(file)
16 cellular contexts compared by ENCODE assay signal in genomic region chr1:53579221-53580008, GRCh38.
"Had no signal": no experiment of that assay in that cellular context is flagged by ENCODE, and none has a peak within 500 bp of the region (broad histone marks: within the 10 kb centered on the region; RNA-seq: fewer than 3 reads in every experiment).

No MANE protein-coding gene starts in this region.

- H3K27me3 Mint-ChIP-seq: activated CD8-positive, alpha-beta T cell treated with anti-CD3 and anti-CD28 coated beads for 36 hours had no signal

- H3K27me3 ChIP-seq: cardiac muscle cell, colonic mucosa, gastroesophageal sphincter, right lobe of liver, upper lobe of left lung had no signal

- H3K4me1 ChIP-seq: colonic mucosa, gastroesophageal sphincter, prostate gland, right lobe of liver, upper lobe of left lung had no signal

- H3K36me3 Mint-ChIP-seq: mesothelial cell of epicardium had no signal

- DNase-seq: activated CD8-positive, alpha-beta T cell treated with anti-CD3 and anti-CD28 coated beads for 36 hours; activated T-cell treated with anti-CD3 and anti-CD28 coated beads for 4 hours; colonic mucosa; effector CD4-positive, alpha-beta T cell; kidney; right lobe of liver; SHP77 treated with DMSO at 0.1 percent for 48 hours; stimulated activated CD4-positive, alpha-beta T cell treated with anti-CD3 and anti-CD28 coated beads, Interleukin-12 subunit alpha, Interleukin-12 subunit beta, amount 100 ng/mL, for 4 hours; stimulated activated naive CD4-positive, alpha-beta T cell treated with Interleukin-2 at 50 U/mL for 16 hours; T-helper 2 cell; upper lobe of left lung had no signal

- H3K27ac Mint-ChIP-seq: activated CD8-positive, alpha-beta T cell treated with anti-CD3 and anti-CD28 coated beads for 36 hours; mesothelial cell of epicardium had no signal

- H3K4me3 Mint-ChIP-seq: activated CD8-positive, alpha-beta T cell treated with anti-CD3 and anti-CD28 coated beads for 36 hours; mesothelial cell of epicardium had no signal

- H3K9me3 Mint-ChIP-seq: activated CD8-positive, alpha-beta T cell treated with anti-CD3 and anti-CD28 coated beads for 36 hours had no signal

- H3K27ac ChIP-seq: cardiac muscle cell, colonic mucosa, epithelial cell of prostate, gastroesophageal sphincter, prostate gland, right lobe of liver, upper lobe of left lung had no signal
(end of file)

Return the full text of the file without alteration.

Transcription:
16 cellular contexts compared by ENCODE assay signal in genomic region chr1:53579221-53580008, GRCh38.
"Had no signal": no experiment of that assay in that cellular context is flagged by ENCODE, and none has a peak within 500 bp of the region (broad histone marks: within the 10 kb centered on the region; RNA-seq: fewer than 3 reads in every experiment).

No MANE protein-coding gene starts in this region.

- H3K27me3 Mint-ChIP-seq: activated CD8-positive, alpha-beta T cell treated with anti-CD3 and anti-CD28 coated beads for 36 hours had no signal

- H3K27me3 ChIP-seq: cardiac muscle cell, colonic mucosa, gastroesophageal sphincter, right lobe of liver, upper lobe of left lung had no signal

- H3K4me1 ChIP-seq: colonic mucosa, gastroesophageal sphincter, prostate gland, right lobe of liver, upper lobe of left lung had no signal

- H3K36me3 Mint-ChIP-seq: mesothelial cell of epicardium had no signal

- DNase-seq: activated CD8-positive, alpha-beta T cell treated with anti-CD3 and anti-CD28 coated beads for 36 hours; activated T-cell treated with anti-CD3 and anti-CD28 coated beads for 4 hours; colonic mucosa; effector CD4-positive, alpha-beta T cell; kidney; right lobe of liver; SHP77 treated with DMSO at 0.1 percent for 48 hours; stimulated activated CD4-positive, alpha-beta T cell treated with anti-CD3 and anti-CD28 coated beads, Interleukin-12 subunit alpha, Interleukin-12 subunit beta, amount 100 ng/mL, for 4 hours; stimulated activated naive CD4-positive, alpha-beta T cell treated with Interleukin-2 at 50 U/mL for 16 hours; T-helper 2 cell; upper lobe of left lung had no signal

- H3K27ac Mint-ChIP-seq: activated CD8-positive, alpha-beta T cell treated with anti-CD3 and anti-CD28 coated beads for 36 hours; mesothelial cell of epicardium had no signal

- H3K4me3 Mint-ChIP-seq: activated CD8-positive, alpha-beta T cell treated with anti-CD3 and anti-CD28 coated beads for 36 hours; mesothelial cell of epicardium had no signal

- H3K9me3 Mint-ChIP-seq: activated CD8-positive, alpha-beta T cell treated with anti-CD3 and anti-CD28 coated beads for 36 hours had no signal

- H3K27ac ChIP-seq: cardiac muscle cell, colonic mucosa, epithelial cell of prostate, gastroesophageal sphincter, prostate gland, right lobe of liver, upper lobe of left lung had no signal